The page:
I also look forward to being able to go to the local outdoor farmer’s markets again. There are a number of markets held across the city where local farmers bring their fresh produce, meats and cheeses each week. It is a wonderful treat to pick up some fresh vegetables and take them home for the evening meal. Many of the local farmers bring organic foods, which I prefer.

I adapted this Wild Mushroom Pizza from a few different recipes and a few of my own ideas. I hope you enjoy it.

Wild Mushroom Pizza

1 tsp. sugar
1 package quick-rise yeast
1/2 cup warm water
1 1/2 cups all-purpose flour
1/2 tsp. salt
2 tsp. cornmeal
2 tsp. extra-virgin olive oil
2 cups thinly sliced shiitake mushroom caps
2 cups thinly mixed wild mushrooms such as oyster, king oyster, enoki, cremini, and chanterelle
2 1/4 cups fontina cheese, diced
1½ cups fresh ricotta cheese
1 cup freshly grated Parmigiano-Reggiano cheese
sea salt and freshly ground black pepper

Dissolve the sugar and yeast in warm water in a large bowl; let stand 5 minutes. Lightly spoon flour into dry measuring cups; level with a knife. Add 1 1/4 cups flour and 1/4 tsp. salt to yeast mixture, and stir until a soft dough forms.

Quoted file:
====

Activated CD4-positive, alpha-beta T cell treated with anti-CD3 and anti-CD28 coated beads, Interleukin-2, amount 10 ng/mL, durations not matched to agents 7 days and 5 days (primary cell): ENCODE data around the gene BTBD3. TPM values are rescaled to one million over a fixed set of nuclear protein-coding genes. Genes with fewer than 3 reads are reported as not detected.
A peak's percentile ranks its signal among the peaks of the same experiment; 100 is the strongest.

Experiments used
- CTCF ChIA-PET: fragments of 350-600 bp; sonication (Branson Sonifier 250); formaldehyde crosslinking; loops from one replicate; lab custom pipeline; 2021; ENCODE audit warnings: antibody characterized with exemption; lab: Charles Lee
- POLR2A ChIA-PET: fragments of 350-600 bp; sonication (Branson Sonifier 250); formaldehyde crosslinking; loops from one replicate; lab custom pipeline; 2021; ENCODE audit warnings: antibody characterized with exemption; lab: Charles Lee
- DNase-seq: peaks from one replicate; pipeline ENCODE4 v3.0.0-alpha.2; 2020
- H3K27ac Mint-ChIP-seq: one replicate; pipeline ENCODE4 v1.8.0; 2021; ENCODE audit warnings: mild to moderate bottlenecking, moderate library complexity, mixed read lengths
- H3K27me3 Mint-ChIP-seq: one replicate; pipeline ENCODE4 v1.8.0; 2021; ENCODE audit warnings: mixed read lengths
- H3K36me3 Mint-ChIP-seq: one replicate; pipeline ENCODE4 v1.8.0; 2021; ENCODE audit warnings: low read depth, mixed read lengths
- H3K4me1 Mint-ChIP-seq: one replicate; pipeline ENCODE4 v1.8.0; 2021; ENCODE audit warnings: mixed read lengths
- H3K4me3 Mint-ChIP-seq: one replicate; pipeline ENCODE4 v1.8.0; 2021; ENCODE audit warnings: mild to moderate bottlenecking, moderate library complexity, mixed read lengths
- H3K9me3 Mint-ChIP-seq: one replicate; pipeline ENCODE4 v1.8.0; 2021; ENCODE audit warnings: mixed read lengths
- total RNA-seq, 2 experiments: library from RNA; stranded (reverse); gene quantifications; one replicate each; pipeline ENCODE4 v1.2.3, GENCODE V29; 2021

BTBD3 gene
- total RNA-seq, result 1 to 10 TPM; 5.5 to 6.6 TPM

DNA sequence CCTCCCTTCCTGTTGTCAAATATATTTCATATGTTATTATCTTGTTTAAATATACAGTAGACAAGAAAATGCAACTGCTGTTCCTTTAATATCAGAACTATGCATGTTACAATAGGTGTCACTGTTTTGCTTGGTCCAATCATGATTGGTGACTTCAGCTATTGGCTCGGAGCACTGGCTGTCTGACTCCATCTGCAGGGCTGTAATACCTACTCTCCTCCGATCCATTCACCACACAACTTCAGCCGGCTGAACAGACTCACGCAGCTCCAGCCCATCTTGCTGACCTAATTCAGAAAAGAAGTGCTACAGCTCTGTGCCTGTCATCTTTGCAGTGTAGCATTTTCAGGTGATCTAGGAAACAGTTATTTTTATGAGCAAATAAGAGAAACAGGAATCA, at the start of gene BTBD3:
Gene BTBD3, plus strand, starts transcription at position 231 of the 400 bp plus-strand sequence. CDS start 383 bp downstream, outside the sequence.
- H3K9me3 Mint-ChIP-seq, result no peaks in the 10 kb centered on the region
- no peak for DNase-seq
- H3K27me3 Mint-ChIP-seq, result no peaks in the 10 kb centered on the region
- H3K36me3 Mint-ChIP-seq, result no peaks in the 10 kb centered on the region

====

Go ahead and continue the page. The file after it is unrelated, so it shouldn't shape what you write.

Turn dough out onto a lightly floured surface. Knead until smooth and elastic (about 10 minutes); add enough of remaining flour, 1 tablespoon at a time, to prevent dough from sticking to hands (dough will feel tacky).
Place dough in a large bowl coated with cooking spray, turning to coat top. Cover and let rise in a warm place, free from drafts, until doubled in size. Punch dough down; cover and let stand 5 minutes. Line a baking sheet with parchment paper; sprinkle with cornmeal.

Roll dough into a 12-inch circle on a floured surface. Place dough on prepared baking sheet and let rise 10 minutes.


Preheat oven to 475°F.
While dough rises, heat 2 teaspoons olive oil in a large nonstick skillet over medium heat. Add 1/4 tsp. salt and mushrooms, and cook 7 minutes or until mushrooms are soft.
Sprinkle 1 cup of the fontina and ricotta evenly over dough, and arrange the mushroom mixture evenly over fontina. Sprinkle remaining fontina and Parmesan cheese evenly over top.

Bake at 475°F for 15 minutes or until crust is lightly browned.

Remove to cutting board, and season with sea salt and pepper.

Cut into slices. Serve immediately.